Before his firm Serum Institute played a decisive role in India's successful vaccination during the pandemic, Cyrus Poonawalla was also known for his lifestyle with flashy cars and pricey properties. Eight years back, he had made news for buying the Rs 988 crore Lincon House in South Mumbai, but hasn't been able to move in till date, over a property dispute.
Poonawalla's big purchase has been stuck for years because while the American government sold it to him, the Maharashtra state and the central Defence Ministry also claim ownership.
Questioning the government's rationale
The blocked sale of the erstwhile American consulate has prompted Poonawalla, who usually supports state policies like most corporates, to question the government's decision.
He has called it a political and socialist move to prevent $120 million from going out of India into the US' coffers.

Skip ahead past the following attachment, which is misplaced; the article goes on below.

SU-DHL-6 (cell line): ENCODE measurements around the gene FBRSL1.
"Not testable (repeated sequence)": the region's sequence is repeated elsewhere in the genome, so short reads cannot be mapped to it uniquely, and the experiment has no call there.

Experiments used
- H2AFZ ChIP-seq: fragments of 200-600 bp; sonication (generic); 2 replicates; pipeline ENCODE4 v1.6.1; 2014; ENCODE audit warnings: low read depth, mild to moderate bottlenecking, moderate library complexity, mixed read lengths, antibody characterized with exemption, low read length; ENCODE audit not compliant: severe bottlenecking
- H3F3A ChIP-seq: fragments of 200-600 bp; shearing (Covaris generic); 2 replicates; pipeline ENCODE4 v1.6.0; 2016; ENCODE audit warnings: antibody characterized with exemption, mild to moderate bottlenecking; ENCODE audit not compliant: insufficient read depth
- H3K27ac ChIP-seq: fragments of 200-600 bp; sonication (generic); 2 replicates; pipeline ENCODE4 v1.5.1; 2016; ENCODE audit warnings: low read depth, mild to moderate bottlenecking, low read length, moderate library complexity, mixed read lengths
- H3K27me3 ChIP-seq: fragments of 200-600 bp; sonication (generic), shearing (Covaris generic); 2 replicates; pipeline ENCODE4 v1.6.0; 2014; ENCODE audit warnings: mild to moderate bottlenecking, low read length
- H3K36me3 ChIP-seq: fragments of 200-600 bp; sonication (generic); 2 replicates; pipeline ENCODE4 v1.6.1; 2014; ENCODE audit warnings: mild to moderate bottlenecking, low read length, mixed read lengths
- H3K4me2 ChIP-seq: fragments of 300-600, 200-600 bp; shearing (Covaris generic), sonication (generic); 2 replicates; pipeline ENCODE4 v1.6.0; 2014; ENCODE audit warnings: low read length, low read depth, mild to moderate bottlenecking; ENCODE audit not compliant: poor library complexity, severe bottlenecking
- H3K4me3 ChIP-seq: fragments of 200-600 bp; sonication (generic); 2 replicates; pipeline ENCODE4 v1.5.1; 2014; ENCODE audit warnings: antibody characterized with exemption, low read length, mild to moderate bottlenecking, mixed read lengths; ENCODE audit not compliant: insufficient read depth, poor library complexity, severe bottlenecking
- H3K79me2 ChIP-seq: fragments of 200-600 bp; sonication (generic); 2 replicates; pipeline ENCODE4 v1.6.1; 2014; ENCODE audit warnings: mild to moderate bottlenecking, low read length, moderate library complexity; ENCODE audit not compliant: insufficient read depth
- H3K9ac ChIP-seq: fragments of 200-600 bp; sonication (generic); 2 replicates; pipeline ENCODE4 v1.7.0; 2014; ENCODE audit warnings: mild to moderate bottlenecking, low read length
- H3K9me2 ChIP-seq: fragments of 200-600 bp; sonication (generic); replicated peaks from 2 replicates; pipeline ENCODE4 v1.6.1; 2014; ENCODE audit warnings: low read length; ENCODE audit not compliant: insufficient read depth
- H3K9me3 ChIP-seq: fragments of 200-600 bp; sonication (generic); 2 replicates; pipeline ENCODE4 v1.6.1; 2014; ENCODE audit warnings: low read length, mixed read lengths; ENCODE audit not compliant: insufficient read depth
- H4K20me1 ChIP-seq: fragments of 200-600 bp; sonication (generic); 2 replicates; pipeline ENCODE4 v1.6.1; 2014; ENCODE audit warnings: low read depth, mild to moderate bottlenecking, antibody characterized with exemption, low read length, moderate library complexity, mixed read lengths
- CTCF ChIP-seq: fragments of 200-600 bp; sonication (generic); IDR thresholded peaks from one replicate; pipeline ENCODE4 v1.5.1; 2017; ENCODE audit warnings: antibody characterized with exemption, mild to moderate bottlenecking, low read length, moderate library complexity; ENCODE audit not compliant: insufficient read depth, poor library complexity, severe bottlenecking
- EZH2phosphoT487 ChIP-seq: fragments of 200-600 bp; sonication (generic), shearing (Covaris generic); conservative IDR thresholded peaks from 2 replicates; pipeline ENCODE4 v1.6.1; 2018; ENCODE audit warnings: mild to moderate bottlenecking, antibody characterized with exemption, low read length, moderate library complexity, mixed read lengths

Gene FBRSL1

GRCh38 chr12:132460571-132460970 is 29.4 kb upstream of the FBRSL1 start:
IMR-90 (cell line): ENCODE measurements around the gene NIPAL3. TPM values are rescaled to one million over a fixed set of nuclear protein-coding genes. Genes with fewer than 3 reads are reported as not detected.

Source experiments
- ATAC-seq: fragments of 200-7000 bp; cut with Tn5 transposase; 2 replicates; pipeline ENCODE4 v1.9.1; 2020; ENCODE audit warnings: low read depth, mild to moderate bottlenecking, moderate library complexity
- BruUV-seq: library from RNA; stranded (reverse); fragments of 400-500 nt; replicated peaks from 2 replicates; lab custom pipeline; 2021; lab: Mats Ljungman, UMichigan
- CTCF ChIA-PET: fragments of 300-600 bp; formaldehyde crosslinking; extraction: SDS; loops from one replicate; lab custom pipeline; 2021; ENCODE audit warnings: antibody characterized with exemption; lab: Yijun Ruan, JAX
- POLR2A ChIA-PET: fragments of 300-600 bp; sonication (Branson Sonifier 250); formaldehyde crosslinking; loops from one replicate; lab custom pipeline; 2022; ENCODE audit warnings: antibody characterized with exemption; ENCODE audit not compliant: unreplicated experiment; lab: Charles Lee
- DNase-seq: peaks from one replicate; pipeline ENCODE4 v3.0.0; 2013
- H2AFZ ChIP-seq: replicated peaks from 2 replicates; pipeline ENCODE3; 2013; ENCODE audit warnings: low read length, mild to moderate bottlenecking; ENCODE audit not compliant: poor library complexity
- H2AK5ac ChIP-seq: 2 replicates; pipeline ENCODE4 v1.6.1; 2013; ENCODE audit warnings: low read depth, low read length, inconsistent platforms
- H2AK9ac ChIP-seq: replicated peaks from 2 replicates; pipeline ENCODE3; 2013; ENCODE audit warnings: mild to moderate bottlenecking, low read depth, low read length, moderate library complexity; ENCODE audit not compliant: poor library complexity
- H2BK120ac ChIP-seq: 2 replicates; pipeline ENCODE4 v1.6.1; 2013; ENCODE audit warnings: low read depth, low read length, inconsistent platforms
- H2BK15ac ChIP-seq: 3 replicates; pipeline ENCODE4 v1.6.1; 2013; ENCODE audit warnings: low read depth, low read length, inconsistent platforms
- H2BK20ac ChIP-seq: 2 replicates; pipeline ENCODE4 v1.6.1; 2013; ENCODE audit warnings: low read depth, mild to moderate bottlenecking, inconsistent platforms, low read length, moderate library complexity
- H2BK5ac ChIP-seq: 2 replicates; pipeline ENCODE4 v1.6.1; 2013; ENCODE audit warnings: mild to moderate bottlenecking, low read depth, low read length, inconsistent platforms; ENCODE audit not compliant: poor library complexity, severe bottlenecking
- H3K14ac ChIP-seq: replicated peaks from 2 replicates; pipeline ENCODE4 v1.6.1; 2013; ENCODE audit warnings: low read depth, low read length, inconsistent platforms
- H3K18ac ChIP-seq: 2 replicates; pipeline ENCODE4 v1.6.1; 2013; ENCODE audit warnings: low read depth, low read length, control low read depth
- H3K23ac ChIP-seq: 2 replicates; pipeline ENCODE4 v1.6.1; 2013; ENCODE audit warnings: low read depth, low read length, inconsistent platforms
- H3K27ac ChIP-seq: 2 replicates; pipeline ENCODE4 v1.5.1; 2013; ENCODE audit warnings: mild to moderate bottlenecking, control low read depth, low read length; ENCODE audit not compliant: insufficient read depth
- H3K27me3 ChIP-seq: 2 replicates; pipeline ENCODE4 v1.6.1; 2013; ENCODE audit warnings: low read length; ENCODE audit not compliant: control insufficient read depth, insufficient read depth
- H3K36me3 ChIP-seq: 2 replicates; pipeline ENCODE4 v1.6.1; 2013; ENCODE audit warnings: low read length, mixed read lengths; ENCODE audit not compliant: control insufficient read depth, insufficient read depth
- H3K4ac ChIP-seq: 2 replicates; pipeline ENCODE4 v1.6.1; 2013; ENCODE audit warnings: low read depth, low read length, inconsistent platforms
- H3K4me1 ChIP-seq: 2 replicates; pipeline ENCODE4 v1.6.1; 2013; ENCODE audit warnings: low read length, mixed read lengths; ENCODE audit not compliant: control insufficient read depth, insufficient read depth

In a recent interview, Poonawalla also complained that the government hasn't provided any rational argument to prevent the purchase.
Mumbai mansions stuck in political logjams
The palace by the Arabian Sea, built by the Maharaja of Wankaner in 1938, is one of many properties in Mumbai that are decaying and crumbling due to disputes.
This includes Mohammed Ali Jinnah's South Court in Malabar Hill, which is claimed by the Pakistani government as well as his daughter Dina Wadia's family.
Poonawalla's palace was handed over to be used as the US consulate in 1955 on a 999-year lease, but was sold to him when the consulate moved to BKC.
The Serum Institute founder intended to use the grand compound as a weekend home in the city.
Currently, the US and Indian governments are actively negotiating a solution to the dispute.
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